Strategic Demands offers forward-looking solutions to questions of national security.
Today, next generation networked communications provide unprecedented opportunities to experience a globally connected world. The Internet, wired and wireless, is the connective tissue of 21st century politics and economics. Billions of individuals are connected today as never before. Networked citizens — as citizens of nations and as planet citizens — are acting to shape a new 360° world ripe with possibilities but weighed down with old ways of seeking security.
Even as the developing Internet and social media networks are dealing with unprecedented cyber threats and conflicts, political tools and techniques are being used to damage and deconstruct institutions.
The digital world is becoming a battlefield, global and local. ‘Politics by other means’ is being fought via computer chips, data, content, and targeting. The 21st Century of nations and economic systems is entering new territory.
A 360° connected world and Internet era demand new ways of understanding and engagement. With this in mind, a Global Policy project in association with the Green Institute was initiated in 2005 with the publication of a Strategic Demands security brief written by Roger Morris and current Strategic Demands director Steven Schmidt.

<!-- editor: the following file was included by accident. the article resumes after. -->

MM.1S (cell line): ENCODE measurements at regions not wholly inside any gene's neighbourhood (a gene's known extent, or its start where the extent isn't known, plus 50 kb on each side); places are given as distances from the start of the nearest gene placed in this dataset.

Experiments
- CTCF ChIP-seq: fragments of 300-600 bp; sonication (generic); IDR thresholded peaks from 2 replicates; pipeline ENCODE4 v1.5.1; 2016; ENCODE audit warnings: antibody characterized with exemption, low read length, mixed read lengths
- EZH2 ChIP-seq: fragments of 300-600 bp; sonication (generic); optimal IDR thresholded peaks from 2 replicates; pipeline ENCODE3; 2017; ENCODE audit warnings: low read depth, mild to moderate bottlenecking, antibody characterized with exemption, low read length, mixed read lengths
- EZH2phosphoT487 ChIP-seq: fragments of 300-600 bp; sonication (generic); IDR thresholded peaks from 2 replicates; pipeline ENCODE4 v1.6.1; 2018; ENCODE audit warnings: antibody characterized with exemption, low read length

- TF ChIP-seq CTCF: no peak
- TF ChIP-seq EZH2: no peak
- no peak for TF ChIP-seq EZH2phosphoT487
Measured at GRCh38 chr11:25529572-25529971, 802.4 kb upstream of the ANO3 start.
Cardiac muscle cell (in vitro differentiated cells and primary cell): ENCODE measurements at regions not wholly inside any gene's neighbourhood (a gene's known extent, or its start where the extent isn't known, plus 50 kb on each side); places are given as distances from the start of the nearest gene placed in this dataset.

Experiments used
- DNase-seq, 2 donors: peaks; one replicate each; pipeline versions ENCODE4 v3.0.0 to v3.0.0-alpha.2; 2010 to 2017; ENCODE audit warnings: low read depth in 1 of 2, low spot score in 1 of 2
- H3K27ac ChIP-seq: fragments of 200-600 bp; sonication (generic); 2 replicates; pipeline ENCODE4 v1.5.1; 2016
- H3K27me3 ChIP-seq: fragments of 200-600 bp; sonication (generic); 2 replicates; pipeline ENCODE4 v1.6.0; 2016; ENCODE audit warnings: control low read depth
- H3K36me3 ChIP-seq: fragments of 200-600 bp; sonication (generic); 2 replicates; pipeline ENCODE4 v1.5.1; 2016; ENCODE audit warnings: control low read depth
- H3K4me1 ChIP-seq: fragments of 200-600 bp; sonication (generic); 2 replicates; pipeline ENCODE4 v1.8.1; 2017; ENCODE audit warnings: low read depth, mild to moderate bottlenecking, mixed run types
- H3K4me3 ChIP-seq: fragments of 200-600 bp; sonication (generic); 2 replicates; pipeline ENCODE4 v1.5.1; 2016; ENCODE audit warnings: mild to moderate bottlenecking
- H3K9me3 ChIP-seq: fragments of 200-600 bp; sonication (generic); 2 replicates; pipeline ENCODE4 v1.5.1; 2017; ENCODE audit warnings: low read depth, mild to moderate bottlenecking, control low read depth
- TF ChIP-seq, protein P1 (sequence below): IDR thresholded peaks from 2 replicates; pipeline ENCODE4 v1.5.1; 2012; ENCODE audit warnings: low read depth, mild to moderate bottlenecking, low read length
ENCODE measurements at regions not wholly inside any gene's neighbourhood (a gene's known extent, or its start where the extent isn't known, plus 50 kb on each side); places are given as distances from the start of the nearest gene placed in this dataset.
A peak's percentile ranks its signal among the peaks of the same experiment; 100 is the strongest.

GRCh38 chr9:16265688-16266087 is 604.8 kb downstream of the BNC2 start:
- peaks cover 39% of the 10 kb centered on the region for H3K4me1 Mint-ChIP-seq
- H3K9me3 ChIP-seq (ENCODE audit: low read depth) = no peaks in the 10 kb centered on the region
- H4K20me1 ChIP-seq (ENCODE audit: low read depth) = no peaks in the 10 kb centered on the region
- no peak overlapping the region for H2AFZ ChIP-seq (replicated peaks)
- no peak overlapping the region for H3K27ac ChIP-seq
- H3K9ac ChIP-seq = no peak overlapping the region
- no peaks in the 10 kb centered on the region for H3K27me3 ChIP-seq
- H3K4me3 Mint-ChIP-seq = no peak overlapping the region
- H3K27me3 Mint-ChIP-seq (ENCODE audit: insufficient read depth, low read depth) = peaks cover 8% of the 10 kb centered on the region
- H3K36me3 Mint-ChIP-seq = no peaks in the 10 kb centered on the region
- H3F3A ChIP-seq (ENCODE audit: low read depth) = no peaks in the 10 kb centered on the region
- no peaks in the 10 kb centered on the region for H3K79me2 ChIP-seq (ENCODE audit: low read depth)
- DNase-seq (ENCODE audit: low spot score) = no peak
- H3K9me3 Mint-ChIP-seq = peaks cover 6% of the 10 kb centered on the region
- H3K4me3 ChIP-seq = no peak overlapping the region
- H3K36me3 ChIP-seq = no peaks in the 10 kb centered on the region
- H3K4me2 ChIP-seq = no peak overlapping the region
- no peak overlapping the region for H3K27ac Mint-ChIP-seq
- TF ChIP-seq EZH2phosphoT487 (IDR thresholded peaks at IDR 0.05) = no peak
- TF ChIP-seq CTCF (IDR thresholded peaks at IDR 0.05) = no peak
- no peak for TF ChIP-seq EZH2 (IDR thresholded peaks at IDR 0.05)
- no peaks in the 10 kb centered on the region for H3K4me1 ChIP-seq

We subsequently launched Strategic Demands and an associated strategic initiative, GreenPolicy360. Over the years these projects have continued to develop a wide array of work intersecting Strategic Demands & GreenPolicy360.
Our ongoing strategic goal is to develop “New Definitions of National Security”, bringing together independent perspective to expand the national and global security debate.
Our ideas offer experience and a belief that the current Washington DC/New York/Boston corridor of policy think tanks is limited in its politics, caught in competition for influence and positions under U.S. Democrat and Republican administrations.